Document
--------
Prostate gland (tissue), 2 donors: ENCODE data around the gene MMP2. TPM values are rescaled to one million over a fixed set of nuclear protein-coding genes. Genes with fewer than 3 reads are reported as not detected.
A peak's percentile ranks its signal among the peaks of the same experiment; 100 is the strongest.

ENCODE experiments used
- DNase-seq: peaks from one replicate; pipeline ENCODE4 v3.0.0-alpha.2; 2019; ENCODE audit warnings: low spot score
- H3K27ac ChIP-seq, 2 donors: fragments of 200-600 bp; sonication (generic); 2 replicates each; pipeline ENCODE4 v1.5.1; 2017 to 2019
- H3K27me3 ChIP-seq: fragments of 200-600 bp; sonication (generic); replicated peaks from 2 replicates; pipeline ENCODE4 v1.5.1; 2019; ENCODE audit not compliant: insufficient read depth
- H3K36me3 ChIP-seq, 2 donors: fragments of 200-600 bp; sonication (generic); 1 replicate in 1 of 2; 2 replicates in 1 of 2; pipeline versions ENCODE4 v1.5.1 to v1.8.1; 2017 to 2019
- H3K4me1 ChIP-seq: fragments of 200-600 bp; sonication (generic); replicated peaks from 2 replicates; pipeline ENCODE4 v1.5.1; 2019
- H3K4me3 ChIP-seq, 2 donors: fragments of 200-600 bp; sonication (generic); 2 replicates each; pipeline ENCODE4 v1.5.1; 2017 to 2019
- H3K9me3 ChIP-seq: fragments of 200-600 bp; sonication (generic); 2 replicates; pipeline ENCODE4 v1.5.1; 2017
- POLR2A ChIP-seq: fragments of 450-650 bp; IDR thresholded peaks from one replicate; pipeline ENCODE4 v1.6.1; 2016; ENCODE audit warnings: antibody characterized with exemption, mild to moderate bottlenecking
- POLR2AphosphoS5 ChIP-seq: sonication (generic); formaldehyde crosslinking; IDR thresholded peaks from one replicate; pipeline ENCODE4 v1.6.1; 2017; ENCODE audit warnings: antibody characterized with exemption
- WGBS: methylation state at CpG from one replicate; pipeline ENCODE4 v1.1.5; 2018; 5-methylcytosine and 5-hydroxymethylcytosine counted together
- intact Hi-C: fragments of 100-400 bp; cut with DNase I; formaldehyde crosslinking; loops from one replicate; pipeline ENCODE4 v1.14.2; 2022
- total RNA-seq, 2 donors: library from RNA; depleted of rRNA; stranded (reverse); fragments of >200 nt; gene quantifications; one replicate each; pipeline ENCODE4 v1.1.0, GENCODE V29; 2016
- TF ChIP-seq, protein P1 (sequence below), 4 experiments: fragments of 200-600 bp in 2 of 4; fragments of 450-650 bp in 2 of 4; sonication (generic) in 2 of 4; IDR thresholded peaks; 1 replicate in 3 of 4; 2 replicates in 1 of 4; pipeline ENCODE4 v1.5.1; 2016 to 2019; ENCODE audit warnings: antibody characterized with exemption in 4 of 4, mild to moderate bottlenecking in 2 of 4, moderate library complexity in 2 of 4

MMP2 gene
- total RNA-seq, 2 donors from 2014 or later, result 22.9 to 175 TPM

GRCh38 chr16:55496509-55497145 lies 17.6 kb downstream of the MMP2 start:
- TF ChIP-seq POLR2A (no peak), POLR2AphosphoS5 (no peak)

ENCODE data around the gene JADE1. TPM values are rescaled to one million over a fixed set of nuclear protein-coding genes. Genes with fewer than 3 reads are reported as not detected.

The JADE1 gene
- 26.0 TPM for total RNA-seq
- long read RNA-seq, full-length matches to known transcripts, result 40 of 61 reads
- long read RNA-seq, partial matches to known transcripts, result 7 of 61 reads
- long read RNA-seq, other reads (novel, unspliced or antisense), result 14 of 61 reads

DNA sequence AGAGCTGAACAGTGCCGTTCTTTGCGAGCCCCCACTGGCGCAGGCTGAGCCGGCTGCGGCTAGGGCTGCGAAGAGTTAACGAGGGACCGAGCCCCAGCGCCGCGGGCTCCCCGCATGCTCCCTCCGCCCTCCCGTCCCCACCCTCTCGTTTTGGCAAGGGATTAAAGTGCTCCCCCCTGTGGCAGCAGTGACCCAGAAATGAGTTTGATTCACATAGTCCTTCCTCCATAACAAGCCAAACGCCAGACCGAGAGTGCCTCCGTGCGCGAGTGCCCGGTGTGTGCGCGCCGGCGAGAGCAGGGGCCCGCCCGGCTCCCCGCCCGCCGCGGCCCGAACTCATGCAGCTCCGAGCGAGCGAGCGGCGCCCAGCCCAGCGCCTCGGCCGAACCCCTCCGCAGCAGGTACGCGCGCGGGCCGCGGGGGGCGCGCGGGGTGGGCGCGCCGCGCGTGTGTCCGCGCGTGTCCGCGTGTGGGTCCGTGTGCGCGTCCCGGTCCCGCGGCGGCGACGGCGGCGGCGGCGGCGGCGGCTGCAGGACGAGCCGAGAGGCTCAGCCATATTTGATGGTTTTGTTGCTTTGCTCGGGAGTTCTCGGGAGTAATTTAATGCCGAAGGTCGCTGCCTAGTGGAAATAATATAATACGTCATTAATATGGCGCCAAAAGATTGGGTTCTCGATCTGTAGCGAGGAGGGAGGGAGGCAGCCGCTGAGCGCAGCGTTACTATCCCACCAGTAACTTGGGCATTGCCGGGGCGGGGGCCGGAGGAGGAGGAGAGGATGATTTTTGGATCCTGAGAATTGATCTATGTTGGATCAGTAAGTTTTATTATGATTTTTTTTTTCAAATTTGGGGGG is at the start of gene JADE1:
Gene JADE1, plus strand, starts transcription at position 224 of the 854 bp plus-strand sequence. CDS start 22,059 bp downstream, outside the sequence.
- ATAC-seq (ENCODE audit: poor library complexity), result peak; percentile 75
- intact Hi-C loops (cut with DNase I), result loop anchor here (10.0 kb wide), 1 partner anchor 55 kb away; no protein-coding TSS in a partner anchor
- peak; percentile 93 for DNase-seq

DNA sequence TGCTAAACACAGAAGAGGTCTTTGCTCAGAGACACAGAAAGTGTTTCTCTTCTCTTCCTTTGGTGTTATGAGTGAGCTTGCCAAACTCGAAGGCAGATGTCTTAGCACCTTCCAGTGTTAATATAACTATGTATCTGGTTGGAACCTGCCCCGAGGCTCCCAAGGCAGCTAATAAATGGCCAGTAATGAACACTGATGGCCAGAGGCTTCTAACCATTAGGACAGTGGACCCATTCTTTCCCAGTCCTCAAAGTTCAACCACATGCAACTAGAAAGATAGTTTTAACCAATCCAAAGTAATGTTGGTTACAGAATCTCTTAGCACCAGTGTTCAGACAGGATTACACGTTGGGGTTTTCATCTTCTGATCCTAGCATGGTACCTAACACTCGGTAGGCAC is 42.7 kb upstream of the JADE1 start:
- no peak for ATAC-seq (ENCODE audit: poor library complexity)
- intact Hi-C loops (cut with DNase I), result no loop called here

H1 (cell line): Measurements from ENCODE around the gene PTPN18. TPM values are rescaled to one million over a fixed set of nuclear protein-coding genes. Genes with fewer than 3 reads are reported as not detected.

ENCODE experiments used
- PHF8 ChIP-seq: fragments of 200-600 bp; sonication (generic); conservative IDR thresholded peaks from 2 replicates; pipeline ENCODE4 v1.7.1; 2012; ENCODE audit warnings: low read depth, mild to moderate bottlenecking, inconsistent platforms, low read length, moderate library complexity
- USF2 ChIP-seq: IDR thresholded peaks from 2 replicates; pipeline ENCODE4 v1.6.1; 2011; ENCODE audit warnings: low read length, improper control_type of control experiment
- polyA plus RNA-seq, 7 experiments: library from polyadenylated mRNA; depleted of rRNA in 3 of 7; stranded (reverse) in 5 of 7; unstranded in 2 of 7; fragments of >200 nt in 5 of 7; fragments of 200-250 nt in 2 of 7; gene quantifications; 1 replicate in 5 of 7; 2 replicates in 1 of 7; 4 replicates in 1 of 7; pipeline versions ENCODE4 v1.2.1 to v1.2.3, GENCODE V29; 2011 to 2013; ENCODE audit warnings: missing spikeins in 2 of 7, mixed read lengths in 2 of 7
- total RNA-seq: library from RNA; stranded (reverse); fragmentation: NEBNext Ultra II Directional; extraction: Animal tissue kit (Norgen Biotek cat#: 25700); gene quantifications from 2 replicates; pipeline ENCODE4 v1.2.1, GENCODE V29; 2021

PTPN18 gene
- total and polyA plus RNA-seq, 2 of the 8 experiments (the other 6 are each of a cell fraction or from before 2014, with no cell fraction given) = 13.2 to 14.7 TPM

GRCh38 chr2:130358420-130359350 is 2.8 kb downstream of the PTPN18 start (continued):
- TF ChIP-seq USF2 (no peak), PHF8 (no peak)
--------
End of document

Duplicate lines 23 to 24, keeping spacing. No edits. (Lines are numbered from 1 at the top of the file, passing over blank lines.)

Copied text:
- 26.0 TPM for total RNA-seq
- long read RNA-seq, full-length matches to known transcripts, result 40 of 61 reads